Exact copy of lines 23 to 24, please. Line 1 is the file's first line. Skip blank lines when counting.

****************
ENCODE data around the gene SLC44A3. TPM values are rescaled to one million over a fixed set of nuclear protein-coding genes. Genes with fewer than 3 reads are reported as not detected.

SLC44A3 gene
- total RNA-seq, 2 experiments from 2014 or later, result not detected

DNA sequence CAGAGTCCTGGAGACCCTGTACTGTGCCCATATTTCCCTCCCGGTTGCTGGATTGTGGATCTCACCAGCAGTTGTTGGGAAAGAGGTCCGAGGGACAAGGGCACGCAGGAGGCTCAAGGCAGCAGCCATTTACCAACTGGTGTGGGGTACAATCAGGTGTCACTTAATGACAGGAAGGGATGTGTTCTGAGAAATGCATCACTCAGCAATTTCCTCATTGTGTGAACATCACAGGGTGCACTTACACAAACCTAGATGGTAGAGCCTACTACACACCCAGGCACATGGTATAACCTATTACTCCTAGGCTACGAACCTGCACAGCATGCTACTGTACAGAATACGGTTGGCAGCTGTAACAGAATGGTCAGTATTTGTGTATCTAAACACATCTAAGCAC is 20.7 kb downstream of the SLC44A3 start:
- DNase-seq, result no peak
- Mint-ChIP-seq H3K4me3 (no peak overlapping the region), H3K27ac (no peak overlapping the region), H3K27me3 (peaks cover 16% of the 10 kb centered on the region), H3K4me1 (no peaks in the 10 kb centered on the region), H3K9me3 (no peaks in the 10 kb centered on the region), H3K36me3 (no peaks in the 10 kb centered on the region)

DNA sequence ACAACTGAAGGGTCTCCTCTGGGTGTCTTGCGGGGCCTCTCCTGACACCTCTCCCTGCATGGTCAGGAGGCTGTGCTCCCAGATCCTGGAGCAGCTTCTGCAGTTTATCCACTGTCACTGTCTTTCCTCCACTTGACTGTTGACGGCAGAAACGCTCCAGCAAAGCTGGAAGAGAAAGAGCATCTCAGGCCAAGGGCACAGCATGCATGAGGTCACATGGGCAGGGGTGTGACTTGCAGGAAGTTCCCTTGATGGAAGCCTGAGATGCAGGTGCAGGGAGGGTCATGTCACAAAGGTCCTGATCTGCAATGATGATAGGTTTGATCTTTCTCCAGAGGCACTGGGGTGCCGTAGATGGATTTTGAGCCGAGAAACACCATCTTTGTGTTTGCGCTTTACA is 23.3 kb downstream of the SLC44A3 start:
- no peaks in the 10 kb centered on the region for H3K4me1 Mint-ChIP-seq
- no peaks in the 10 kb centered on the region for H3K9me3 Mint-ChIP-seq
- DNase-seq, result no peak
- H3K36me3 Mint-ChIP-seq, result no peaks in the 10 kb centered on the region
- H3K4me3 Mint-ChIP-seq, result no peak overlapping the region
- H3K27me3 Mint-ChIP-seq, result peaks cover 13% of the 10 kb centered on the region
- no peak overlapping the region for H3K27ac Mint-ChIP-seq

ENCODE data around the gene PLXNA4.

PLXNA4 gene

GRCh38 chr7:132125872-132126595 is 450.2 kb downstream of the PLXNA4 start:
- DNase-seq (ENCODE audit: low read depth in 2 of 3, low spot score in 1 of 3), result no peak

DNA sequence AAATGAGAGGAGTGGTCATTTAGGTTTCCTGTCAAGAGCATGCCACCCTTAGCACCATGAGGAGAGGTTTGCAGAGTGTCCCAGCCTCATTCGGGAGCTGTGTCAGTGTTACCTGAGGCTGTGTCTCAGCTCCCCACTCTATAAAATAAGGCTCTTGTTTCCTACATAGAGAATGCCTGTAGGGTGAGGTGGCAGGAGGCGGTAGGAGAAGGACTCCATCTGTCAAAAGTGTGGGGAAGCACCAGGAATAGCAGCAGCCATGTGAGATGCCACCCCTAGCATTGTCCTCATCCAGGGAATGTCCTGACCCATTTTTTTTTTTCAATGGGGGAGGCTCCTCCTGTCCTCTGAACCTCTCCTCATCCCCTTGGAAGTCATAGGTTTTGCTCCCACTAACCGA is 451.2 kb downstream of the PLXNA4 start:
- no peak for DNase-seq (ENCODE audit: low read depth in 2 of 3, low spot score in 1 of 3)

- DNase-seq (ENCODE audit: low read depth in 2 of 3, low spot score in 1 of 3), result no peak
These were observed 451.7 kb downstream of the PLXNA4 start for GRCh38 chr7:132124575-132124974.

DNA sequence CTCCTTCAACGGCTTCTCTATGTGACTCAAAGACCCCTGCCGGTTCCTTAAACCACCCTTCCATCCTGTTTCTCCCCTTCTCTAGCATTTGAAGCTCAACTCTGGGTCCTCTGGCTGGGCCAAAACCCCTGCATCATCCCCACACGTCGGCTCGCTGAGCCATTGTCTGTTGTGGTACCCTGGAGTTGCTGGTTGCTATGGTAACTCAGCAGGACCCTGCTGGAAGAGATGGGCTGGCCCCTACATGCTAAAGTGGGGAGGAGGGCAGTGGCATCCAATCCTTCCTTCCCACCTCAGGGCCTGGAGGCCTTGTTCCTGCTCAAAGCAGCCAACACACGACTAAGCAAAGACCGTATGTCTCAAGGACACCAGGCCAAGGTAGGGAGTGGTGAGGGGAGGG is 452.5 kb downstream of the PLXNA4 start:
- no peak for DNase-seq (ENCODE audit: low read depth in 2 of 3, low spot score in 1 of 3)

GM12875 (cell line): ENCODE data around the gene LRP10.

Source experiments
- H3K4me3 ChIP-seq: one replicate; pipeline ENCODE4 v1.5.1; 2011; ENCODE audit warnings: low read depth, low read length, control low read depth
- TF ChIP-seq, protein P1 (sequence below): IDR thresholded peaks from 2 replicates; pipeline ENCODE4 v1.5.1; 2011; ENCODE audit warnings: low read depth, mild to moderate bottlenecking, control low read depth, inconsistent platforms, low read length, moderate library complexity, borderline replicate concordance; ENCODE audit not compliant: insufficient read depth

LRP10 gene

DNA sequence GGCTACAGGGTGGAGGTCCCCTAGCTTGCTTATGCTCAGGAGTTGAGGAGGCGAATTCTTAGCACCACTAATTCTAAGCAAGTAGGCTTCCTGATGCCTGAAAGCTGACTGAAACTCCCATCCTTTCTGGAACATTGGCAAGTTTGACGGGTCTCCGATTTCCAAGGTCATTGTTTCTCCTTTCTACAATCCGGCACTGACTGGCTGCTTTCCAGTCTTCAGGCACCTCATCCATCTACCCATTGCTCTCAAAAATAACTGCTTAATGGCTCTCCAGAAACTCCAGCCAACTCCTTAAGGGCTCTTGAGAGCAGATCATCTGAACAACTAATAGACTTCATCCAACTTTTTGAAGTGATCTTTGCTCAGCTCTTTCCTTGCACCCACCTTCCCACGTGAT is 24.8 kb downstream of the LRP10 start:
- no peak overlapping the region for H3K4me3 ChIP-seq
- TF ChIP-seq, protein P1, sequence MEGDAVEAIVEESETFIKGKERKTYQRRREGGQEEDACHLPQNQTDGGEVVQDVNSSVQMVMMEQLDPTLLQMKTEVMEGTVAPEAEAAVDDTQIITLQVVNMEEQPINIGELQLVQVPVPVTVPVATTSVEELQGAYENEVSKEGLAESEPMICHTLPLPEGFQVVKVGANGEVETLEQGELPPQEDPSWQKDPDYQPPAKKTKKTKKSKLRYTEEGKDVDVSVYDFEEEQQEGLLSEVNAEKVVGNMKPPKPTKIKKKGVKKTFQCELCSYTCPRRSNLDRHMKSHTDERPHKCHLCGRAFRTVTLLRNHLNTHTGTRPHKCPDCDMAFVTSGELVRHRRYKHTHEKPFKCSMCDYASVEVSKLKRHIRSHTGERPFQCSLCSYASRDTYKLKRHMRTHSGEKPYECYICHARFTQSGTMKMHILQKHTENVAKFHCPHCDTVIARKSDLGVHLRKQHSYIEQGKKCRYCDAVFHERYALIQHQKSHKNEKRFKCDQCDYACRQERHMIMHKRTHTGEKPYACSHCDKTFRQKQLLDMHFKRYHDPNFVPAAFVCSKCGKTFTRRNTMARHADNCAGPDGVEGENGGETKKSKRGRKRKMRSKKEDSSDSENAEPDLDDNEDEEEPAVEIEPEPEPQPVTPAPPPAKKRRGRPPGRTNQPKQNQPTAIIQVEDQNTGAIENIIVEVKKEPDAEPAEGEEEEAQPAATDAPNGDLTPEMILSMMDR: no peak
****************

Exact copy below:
DNA sequence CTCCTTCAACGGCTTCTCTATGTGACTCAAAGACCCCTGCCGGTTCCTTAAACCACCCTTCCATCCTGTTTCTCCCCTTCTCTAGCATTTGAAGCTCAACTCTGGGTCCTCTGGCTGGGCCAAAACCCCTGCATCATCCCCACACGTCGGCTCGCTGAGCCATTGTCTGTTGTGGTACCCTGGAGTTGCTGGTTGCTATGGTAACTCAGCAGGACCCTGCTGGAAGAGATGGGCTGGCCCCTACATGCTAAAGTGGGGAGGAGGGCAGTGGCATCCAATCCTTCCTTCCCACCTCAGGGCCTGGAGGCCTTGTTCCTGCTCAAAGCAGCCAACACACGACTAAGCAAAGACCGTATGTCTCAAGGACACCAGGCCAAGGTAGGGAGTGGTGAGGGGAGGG is 452.5 kb downstream of the PLXNA4 start:
- no peak for DNase-seq (ENCODE audit: low read depth in 2 of 3, low spot score in 1 of 3)